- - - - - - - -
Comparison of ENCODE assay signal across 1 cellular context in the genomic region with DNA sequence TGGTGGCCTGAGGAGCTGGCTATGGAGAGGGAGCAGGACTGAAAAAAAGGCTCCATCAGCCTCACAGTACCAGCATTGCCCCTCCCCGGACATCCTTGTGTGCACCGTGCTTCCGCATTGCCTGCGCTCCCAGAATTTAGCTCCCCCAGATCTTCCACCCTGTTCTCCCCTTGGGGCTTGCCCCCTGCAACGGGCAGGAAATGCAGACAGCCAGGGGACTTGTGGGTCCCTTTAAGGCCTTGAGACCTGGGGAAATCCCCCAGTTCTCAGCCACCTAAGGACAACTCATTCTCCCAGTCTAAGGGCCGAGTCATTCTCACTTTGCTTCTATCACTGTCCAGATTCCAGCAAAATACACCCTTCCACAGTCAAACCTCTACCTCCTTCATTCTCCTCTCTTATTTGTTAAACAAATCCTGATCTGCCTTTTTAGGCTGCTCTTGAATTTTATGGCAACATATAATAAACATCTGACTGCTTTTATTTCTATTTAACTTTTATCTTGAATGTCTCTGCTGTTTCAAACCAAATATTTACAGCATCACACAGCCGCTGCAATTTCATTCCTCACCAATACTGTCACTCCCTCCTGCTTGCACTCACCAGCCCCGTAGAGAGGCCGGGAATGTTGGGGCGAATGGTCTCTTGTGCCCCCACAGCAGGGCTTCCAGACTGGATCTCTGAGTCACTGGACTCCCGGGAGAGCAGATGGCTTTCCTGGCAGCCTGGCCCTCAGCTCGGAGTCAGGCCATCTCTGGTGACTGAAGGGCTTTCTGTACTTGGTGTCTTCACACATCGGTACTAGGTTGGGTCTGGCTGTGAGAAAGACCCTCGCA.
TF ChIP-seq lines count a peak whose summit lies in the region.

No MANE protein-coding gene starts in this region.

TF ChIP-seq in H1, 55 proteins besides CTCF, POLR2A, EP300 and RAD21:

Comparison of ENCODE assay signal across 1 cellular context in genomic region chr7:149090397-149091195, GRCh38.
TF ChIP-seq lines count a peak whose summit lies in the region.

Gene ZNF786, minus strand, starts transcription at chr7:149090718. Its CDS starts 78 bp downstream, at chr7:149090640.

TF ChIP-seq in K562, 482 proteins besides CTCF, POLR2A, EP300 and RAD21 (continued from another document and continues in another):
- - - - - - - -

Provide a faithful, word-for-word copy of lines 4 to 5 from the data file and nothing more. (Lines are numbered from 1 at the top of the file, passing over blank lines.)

TF ChIP-seq in H1, 55 proteins besides CTCF, POLR2A, EP300 and RAD21:

Comparison of ENCODE assay signal across 1 cellular context in genomic region chr7:149090397-149091195, GRCh38.